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  • Writer's pictureJamie Leeper

The Perceived Value of Services

Updated: Mar 25, 2019

While on a run earlier this week I had the fortune of listening to an incredible podcast which really got me thinking about all kinds of businesses, what they stand for, and what makes companies successful.

The conversation centered on a fascinating report recently featured in the Harvard Business Review. In summary, the article looks at human psychology, consumer behavior and the factors that are involved in the decision to buy a product or service. Marketers typically look to increase profits by increasing price-points, but what impact does this have on the number of customers? Does it pay-off and result in a rosier financial picture or are the price increase gains eroded away by lost customer volume?

According to the report, it is possible to both increase your price, and maintain and even grow your customer base. As you will see in the article, the authors focus on a pyramid of needs. These are broken down into 4 categories:

1. Functional - save time, increase connections, reduce risk. A good example here would be The Container Store who provide you with ways to organize and declutter

2. Emotional - Wellness, rewards, nostalgia - Credit card points/ rewards

3. Life-changing - Motivational, belonging - Fitbit, Twitter

4. Social impact - Self-transcendence - Toms, Warby Parker, Buy 1 Give 1 programs

Elements of value pyramid

This is a really interesting idea which got me thinking about brands that I support and how many of my needs are met by their product or service. Apple and Starbucks were two of the most successful corporations in terms of the number of needs that they met. Southwest Airlines and Tom's also scored highly for obvious reasons.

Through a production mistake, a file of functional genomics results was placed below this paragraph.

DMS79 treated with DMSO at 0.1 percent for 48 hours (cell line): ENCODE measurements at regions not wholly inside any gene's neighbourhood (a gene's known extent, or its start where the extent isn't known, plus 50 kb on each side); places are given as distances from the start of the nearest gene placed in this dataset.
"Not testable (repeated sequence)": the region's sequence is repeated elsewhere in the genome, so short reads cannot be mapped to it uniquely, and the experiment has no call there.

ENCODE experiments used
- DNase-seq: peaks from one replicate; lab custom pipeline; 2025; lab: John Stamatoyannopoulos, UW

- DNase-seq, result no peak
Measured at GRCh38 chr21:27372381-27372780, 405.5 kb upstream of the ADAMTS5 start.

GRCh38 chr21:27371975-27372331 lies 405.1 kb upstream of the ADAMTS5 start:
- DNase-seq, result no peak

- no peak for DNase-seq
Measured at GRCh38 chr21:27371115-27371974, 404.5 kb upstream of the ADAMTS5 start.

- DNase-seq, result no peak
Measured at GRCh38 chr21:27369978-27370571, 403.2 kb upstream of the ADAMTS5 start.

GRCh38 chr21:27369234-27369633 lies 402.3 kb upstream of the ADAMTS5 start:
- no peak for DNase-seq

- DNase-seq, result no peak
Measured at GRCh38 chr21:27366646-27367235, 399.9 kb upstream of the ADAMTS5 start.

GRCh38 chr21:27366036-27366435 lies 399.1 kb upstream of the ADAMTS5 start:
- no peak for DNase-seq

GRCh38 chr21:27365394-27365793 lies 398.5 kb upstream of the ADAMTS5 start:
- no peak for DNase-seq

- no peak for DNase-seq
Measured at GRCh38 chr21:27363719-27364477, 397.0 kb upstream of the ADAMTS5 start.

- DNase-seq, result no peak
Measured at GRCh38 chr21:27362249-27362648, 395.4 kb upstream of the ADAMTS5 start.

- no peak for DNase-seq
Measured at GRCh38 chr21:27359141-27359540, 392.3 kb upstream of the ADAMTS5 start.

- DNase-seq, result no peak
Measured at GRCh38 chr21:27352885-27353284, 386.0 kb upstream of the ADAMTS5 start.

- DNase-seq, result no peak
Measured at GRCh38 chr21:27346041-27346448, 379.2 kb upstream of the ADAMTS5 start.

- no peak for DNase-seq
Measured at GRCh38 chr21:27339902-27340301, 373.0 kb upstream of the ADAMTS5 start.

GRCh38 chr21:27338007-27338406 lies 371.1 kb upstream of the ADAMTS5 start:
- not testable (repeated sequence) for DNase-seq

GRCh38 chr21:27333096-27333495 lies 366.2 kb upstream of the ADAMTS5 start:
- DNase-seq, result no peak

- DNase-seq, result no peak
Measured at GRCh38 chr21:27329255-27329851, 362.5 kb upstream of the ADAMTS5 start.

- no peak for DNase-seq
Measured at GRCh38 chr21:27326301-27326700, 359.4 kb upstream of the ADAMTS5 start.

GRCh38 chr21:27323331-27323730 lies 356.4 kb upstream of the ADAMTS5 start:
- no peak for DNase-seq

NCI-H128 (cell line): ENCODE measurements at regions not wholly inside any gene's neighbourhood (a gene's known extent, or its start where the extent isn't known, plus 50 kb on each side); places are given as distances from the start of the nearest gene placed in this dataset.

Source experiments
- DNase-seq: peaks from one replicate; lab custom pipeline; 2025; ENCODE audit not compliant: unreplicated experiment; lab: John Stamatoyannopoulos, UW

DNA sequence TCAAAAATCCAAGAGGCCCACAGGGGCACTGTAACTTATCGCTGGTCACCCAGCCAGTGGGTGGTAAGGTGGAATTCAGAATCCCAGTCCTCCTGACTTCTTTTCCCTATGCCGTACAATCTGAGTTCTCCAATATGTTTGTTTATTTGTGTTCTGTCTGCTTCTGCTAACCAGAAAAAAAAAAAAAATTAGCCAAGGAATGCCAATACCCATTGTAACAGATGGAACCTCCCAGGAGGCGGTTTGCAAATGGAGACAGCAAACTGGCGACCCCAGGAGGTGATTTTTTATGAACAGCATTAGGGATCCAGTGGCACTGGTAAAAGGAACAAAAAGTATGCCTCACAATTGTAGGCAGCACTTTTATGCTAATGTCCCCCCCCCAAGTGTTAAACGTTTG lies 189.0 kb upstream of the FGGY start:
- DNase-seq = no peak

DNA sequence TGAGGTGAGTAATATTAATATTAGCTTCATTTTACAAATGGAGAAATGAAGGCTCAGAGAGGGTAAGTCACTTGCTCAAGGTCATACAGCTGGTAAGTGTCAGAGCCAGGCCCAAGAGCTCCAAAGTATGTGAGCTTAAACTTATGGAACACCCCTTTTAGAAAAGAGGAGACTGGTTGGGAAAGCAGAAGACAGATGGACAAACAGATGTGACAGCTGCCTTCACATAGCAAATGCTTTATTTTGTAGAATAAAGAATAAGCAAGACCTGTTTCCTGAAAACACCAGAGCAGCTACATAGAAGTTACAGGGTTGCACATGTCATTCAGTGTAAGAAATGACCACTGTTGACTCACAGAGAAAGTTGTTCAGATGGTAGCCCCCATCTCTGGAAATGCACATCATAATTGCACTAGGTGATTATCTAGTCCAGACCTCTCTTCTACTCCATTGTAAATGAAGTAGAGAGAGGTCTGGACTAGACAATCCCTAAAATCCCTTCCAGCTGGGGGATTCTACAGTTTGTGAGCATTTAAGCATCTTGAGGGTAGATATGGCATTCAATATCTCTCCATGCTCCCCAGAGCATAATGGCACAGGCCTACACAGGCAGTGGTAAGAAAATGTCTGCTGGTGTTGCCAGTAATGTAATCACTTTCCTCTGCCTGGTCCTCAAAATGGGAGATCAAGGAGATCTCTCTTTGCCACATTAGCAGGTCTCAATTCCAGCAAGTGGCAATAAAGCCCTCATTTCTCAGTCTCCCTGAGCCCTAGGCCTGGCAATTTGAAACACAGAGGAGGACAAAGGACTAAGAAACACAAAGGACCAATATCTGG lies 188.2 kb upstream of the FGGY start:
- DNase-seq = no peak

As a marketer it also prompted me to analyze what we offer at Royal Services, and how many of our clients' needs we meet with the service that we provide. This pyramid is a great checklist that we are using internally as we continue to evolve, and look to provide the best value project management services to our clients. In a SWOT analysis that we performed, we found that 8 out of our top 10 competitors only met needs in the functional segment. One met one need in the emotional section, and ourselves and one other were able to hit a couple of the "Life-changing" elements due to our focus on problem solving, delivering exceptional service, acting as an extension of our client's team, and focusing on making our internal partner the hero of their business.

Think about stores or companies that you support, and how many of your needs they meet. If you are a business owner you could also evaluate your own business and look for ways in which you can meet more of your customers' needs. This will put you in a position where you should be able to increase revenue and profits through both price increases, and new customer acquisition and retention.

Please share your thoughts in the comments section below. We are excited to hear the brands that you evaluated and what they scored!

Be sure to read the article if you can find a spare 15 minutes in your hectic schedule. I promise you it will be worth it!

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